Measuring the heart’s blood flow behaviour in 3D

An artificial ventricle – imaged alone on the ultrasound scanner – was made with a circulation system to simulate blood flowing in a heart chamber.

Given that cardiovascular related diseases are the most probable cause of death globally, according to WHO, we believe that more information regarding blood behaviour can help the doctors make better diagnosis at an earlier stage. But how can you measure these properties inside the heart, behind the ribs, under the skin, without moving the patients from their bed?

By Morten Smedsrud Wigen, PhD Candidate, Department of Circulation and Medical Imaging and CIUS – Centre for Innovative Ultrasound Solutions.

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Ultrasound – a cross-sector solution

Collage of speakers at CIUS Spring Conference 2017.

Cracks, unevenness, leakages, or speed and direction of liquid flows in vessels or pipes, hearts or pumps, are challenges faced by people in healthcare, oil & gas and the maritime sector. At the Centre for Innovative Ultrasound Solutions (CIUS), we work on improving ultrasound technology and usage to address these…

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Microbubbles and focused ultrasound cure tumours in mice

Illustration: Ultrasound applied to tumors after injecting clusters of microbubbles/microdroplets causes giant oscillating bubbles.

Blogger: Catharina de Lange Davies, professor Department of Physics, NTNU A prerequisite for successful chemotherapy is that the drugs reach its target, and that damage to healthy tissue is limited. However, when drugs are injected into the blood, less than 1% of the drugs accumulate in tumours. Microbubbles combined with…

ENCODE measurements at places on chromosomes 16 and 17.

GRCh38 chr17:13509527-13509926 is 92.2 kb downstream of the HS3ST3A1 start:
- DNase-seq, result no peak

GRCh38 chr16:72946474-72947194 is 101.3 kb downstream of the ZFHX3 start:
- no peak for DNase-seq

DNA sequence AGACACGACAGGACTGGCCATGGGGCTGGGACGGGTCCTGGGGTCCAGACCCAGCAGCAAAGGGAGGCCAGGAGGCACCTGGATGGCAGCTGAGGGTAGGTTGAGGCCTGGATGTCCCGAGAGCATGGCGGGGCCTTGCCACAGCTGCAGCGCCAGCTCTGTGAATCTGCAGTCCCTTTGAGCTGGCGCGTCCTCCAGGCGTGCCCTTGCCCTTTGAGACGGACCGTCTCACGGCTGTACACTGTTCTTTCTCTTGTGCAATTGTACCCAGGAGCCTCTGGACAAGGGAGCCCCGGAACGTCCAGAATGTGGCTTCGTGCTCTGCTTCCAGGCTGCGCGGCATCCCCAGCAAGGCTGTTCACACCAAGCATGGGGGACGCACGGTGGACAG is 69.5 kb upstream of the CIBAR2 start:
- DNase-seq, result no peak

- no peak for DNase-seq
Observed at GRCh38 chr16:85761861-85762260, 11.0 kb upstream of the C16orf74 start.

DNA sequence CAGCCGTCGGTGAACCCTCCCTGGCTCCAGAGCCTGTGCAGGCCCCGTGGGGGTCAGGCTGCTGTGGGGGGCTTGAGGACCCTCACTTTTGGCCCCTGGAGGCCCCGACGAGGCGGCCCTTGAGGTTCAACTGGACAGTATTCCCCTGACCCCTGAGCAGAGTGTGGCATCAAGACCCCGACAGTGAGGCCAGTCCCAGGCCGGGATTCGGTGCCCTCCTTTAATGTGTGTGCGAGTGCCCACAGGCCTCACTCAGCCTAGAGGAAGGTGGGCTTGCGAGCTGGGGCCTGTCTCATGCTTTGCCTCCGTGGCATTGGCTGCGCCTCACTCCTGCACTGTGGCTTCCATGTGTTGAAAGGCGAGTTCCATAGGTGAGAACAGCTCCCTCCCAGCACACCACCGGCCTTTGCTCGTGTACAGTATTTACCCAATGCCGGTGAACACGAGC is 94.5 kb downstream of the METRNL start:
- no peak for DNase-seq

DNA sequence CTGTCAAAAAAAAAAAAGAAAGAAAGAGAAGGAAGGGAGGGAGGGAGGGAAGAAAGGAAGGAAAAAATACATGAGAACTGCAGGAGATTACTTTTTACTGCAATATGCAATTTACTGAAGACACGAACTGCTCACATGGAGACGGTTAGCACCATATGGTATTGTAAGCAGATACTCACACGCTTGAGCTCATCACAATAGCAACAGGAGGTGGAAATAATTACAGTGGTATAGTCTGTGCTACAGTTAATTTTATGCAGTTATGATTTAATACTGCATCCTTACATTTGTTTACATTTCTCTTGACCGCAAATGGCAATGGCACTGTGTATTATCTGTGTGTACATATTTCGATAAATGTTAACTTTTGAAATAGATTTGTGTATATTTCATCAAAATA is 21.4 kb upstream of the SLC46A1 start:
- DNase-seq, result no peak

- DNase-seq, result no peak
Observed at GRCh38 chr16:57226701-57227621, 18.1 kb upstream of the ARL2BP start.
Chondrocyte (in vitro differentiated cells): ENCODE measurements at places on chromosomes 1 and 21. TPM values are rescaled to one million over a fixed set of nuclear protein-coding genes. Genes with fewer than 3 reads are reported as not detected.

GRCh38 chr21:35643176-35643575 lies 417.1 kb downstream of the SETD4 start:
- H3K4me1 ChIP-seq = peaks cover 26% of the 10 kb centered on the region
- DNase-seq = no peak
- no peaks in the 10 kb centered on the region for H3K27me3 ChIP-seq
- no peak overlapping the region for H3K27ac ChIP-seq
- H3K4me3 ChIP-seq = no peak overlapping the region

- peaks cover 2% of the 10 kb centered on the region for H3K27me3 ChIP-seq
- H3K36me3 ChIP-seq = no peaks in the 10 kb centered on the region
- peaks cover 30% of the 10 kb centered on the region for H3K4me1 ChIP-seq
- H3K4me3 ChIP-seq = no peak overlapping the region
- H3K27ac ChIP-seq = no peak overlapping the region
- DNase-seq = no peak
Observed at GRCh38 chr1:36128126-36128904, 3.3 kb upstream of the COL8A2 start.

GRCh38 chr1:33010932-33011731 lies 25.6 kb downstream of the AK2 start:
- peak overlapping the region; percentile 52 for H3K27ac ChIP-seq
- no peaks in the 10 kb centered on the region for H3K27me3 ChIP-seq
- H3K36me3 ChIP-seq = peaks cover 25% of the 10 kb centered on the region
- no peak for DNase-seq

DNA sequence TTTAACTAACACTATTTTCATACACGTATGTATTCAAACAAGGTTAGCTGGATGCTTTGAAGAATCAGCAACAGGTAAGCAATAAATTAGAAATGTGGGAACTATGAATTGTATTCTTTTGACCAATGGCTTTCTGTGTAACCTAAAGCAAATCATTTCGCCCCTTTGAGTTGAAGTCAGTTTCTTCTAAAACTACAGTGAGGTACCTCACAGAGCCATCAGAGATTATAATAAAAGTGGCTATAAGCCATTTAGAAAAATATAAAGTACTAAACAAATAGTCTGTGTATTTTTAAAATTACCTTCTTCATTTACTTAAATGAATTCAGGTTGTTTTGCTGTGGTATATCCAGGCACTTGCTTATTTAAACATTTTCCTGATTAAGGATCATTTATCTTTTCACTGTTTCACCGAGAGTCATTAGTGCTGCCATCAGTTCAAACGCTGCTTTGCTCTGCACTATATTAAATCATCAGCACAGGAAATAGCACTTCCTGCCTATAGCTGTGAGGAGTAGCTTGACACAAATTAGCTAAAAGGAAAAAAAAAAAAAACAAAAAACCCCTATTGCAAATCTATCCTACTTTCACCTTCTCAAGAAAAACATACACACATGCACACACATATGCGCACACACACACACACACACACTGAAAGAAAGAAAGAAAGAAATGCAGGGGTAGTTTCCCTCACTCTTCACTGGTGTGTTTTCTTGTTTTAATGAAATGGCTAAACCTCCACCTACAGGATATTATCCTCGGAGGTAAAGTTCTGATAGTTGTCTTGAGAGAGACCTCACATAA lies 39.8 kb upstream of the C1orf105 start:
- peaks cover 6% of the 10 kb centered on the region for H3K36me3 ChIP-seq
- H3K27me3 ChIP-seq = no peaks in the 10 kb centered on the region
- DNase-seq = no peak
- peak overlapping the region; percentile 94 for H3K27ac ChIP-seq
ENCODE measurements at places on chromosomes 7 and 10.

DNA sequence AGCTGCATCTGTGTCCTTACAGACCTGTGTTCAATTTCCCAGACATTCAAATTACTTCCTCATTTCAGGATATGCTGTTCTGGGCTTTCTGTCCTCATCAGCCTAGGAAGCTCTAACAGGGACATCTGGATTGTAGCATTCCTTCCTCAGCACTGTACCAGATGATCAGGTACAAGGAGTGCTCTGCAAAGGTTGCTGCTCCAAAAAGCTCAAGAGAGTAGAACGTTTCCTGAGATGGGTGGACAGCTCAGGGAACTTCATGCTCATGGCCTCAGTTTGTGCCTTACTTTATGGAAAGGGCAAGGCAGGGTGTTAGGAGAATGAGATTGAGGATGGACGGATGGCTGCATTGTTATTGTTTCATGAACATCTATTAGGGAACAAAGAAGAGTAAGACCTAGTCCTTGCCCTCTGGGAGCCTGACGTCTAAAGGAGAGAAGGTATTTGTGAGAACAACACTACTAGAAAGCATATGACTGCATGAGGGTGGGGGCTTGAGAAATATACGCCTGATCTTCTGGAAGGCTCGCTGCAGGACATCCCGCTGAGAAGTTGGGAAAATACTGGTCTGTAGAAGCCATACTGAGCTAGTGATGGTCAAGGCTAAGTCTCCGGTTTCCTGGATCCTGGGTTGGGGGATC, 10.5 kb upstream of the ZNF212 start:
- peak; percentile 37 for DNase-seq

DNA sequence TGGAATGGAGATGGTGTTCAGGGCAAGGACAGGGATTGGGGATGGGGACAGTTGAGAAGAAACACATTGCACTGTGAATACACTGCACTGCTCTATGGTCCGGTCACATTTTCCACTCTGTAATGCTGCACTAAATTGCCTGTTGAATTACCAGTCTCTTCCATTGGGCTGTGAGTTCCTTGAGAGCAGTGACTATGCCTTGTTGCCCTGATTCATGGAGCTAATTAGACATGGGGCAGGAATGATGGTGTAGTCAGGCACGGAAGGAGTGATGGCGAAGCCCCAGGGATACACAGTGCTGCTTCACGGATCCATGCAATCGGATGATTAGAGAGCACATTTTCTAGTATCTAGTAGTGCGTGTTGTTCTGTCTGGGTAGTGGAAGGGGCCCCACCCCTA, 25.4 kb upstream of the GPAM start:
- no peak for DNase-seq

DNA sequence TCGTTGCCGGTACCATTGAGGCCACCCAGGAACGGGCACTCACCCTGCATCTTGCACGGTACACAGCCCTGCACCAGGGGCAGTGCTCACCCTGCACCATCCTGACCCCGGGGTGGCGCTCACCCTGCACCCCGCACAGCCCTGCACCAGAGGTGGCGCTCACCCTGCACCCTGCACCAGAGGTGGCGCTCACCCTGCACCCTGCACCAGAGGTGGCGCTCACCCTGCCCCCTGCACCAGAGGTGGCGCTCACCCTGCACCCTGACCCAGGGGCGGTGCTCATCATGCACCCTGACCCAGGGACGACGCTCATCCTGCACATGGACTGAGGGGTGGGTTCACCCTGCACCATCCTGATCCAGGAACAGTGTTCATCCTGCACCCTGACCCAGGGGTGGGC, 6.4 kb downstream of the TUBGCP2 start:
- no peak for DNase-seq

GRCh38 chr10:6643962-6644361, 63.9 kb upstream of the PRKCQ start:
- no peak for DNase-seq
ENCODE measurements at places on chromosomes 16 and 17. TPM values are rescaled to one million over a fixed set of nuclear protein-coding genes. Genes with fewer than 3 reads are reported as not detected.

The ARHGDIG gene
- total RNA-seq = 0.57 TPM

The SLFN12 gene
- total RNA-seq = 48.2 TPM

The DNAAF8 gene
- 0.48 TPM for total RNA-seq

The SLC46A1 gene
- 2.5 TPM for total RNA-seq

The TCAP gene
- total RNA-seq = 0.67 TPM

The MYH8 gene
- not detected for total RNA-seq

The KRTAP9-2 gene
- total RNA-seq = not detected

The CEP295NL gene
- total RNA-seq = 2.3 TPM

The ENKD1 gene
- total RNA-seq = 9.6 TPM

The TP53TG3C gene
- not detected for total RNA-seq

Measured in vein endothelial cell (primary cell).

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Deep research: keeping fit on the bottom of the North Sea

Deep saturation divers

Blogger: Fatima Zohra Kiboub Industrial PhD Candidate, Lead QHSE Engineer, Technip       Crucial to our gas and oil industry, the offshore divers perform their work on the ocean floor of the Norwegian continental shelf. Not unlike the astronauts, these divers – the aquanauts – encounter environments that challenge…

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Ask a researcher: Can dead neurons grow again?


Can dead neurons grow again in stroke patients? And, how far are the research from brain transplantation of the whole or parts of the brain?   Answer from: Ioanna Sandvig, Research scientist at Department of Neuroscience, NTNU and Visiting research scientist, John Van Geest Centre for Brain Repair, University of…

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Improving nanoparticles for battling cancer

Figure 1. A: General design of a nanoparticle loaded with drug. The core/shell/surface coating can be composed of a variety of different materials, which has resulted in an enormous diversity in the design, and hence properties, of different nanoparticles. B: When a drug loaded nanoparticle is injected into the blood, it can leak into the tumour tissue due to the leaky tumour blood vessels. C: General design of a targeted nanoparticle loaded with drug. D: Nanoparticles can be specifically targeted to the cells making up the tumour vasculature. When these are injected into the blood, they accumulate in the tumor vasculature. The targeting and subsequent disrupting of tumour blood vessels is a promising therapeutic strategy. E: Nanoparticles can also be specifically targeted to cancer cells. When these targeted nanoparticles are injected into the blood, they accumulate in the tumor and bind to tumor cells, increasing the amount of drug delivered to individual cancer cells.

Blogger: Sjoerd Hak   The Research Council of Norway has recently awarded grants under the funding scheme Independent Basic Research Projects – Medicine, Health Sciences and Biology (FRIMEDBIO). There is tough competition for this funding nationally, and only the best projects get through. The Faculty of Medicine, NTNU, has been…

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